Updated March 14, 2023
Overview of JSP Directives
JSP pages contain directives that direct the container about the processing of the page; these directives are associated with the compiled servlet that is automatically created by the JSP page. While the directives give processing instructions to the container running the component, the directive does not create any output.
Standard Syntax for the directive is as follows:
<%@ directive attribute="value" %>
JSP contains three directives:
- Page Directive: To configure page level settings, example – import – “java.util.*”
- Include Directive: To include a file, example – file=” Header.JSP”
- Taglib Directive: Contains custom actions that can be used on the page.
<%@ taglib prefix="s"uri="/struts-tags" %>
Various JSP Directives
JSP directives are components of a JSP source code that guide the web container on how to convert the JSP page into its corresponding servlet. Let’s look at a few directives.
1. Page Directive
The page directive is used to instruct the JSP translator about certain aspects of the current JSP page, like the content type to be used, like language in which page has to be written, etc.
The page directive has the following syntax:
<%@ page attribute 1="value 1" attribute 2="value 2" %>
Now let’s define a list of attributes used for the page directive:
a. Import: It is used to declare the java types to be used on the current page. Like if we want to use lists in the JSP page and iterate over them, then we can import java.util.list, likewise other common packages like IO, util, etc., can be imported in likewise way. There are certain implicit imports done, which we need not declare while working with the JSP pages and servlets in JSP Directives which are as follows:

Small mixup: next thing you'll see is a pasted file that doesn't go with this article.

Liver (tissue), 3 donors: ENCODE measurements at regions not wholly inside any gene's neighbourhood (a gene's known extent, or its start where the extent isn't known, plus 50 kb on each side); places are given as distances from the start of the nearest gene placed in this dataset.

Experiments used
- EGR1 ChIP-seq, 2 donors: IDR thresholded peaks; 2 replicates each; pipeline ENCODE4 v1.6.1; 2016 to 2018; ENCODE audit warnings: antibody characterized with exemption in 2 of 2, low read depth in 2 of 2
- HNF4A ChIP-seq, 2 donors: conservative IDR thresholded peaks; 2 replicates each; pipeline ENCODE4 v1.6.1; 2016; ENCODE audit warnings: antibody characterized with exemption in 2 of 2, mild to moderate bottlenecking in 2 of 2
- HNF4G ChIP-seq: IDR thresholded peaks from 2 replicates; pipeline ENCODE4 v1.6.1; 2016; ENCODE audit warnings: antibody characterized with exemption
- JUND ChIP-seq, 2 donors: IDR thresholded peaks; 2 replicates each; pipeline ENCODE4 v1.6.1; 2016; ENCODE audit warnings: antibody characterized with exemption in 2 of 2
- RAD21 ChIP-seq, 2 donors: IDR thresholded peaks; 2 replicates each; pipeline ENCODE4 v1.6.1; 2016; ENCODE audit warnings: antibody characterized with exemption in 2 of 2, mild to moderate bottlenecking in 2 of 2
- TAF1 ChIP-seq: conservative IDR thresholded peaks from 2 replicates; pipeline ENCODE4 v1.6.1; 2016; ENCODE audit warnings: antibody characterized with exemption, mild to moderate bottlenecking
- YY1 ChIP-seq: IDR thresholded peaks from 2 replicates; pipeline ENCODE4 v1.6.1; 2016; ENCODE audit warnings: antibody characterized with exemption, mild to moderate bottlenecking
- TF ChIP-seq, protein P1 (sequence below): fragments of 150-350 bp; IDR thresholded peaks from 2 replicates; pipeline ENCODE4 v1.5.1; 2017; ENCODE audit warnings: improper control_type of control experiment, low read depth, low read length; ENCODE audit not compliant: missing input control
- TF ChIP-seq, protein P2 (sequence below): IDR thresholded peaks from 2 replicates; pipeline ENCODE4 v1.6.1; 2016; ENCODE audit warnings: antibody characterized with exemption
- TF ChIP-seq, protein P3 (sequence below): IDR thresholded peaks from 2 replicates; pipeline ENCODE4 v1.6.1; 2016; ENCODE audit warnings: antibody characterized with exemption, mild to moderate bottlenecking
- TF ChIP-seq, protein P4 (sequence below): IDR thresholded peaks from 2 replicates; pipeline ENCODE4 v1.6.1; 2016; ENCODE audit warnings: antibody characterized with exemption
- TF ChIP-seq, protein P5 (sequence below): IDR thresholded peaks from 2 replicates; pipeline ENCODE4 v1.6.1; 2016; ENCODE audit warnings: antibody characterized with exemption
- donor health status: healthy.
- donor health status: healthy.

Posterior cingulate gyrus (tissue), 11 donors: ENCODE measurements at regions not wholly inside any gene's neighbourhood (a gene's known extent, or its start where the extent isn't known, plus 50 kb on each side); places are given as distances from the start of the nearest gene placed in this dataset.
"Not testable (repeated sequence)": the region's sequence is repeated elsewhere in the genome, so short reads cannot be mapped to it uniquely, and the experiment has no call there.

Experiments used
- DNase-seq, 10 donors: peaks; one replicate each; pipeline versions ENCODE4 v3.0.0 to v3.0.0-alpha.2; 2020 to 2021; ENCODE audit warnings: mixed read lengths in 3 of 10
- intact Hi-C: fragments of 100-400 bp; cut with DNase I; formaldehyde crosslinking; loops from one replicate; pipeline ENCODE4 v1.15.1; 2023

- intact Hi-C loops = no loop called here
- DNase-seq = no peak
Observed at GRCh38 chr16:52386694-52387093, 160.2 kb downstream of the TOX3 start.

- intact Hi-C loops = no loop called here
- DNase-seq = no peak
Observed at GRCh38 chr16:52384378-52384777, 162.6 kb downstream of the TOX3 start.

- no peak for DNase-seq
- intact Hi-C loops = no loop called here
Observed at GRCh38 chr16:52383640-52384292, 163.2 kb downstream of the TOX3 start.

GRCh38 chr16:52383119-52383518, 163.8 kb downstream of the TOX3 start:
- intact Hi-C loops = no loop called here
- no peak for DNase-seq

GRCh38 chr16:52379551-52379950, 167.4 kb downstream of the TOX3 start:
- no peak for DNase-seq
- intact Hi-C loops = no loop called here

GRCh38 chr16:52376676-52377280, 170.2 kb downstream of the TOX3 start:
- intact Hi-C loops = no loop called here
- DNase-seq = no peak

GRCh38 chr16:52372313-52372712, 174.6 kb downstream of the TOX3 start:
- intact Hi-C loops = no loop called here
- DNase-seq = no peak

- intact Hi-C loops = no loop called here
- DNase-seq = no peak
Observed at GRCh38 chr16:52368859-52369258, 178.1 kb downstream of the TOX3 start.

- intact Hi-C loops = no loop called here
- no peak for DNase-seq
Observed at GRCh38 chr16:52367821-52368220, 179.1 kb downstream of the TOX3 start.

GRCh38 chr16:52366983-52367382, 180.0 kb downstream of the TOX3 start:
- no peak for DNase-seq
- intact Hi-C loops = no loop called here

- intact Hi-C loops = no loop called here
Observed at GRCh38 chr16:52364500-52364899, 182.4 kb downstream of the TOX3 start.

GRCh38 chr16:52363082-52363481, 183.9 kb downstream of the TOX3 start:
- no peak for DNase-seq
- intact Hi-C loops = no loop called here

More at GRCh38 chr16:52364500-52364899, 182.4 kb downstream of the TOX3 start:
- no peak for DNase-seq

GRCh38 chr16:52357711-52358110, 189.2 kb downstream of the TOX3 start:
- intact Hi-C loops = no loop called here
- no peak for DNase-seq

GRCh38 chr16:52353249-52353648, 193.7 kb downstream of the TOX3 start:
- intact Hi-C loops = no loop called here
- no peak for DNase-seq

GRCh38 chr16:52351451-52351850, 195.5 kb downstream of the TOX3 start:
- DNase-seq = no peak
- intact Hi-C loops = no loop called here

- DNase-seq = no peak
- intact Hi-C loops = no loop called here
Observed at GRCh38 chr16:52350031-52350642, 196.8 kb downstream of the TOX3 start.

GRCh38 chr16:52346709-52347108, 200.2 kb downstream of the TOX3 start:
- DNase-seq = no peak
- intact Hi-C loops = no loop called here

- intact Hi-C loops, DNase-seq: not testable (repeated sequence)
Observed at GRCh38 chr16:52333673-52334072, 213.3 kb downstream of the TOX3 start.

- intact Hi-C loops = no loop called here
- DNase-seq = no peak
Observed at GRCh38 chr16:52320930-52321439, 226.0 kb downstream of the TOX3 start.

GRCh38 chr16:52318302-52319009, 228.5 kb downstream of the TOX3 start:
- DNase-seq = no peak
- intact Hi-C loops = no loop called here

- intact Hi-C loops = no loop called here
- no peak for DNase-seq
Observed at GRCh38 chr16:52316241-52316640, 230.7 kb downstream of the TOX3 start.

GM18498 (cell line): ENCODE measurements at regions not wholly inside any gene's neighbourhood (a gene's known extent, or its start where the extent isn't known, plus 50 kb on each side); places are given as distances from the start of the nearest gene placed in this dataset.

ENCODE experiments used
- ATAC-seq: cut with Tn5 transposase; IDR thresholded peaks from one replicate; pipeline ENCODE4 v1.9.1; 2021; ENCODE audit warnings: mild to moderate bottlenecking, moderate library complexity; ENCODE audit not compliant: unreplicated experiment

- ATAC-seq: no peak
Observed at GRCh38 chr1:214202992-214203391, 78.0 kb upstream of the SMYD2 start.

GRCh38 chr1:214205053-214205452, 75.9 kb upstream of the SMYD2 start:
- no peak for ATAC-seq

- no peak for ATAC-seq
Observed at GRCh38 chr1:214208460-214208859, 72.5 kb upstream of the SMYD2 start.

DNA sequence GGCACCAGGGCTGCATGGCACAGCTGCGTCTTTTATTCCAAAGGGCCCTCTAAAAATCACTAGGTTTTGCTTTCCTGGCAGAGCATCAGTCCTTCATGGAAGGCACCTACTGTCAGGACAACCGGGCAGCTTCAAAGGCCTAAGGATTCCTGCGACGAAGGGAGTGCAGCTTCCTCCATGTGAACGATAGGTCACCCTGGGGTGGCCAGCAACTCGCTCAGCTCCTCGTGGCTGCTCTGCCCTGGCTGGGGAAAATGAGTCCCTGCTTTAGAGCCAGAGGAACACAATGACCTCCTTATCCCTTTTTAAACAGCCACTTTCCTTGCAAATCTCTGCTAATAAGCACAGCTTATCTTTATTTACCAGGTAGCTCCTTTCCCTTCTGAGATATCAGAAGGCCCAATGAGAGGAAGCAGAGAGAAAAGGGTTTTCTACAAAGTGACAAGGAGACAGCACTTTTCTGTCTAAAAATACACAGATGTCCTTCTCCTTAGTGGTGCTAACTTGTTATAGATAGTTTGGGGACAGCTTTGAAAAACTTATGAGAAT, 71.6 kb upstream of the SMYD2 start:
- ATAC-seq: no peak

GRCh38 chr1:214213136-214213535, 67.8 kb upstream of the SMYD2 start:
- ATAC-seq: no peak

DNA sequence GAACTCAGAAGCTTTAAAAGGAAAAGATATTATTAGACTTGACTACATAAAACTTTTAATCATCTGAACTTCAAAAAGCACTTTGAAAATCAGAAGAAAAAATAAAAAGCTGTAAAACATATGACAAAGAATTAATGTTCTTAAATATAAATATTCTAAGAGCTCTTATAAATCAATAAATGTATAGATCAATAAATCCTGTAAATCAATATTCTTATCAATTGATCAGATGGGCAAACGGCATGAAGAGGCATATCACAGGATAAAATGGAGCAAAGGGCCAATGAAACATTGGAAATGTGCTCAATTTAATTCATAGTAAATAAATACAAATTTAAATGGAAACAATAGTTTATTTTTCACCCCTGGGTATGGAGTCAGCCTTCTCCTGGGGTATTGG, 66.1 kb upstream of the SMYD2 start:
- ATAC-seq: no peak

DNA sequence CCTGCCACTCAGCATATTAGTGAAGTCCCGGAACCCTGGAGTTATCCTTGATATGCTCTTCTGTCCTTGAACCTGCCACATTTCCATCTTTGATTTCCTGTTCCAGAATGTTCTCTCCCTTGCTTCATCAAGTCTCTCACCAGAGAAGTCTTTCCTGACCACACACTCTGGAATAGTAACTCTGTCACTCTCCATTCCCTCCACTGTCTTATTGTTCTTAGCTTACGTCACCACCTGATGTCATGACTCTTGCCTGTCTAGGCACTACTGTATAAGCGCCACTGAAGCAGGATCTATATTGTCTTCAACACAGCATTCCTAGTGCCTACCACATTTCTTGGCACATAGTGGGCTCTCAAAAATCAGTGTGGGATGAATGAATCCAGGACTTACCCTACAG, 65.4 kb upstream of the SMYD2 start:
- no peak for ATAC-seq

b. Session: If set to value true, it indicates that the page will participate in the session management; the default value is true also, i.e. when you invoke the JSP page, javax.servlet.http.HttpSession instance will get created.
c. Buffer: It tells the buffer size of out implicit object in kb; it is necessary to mention kb at the end of mentioned buffer size, the default value is 8kb or more depending on the JSP container; if this is set to none, then it will cause the output to be written directly to the corresponding PrintWriter.
d. AutoFlush: The default value is true; this indicates that the buffer value shall be auto flushed when the buffer is full. A value of false indicates that the buffer is only flushed if the flush method of the response implicit object is called.
e. IsThreadSafe: It is a deprecated practice, not generally used, indicates the thread-safety implemented in the page.
f. Info: GetServletInfo method’s return value is specified here.
g. Errorpage: Incorporated for page error handling.
h. IsErrorPage: Tells whether a page can handle an error or not.
i. ContentType: Whenever you send the data to the controller at the backend, the body has an associated content type, like if you send JSON, XML, the plain text, then the container will get aware of a content type that it shall respond with. The response object will be created likewise.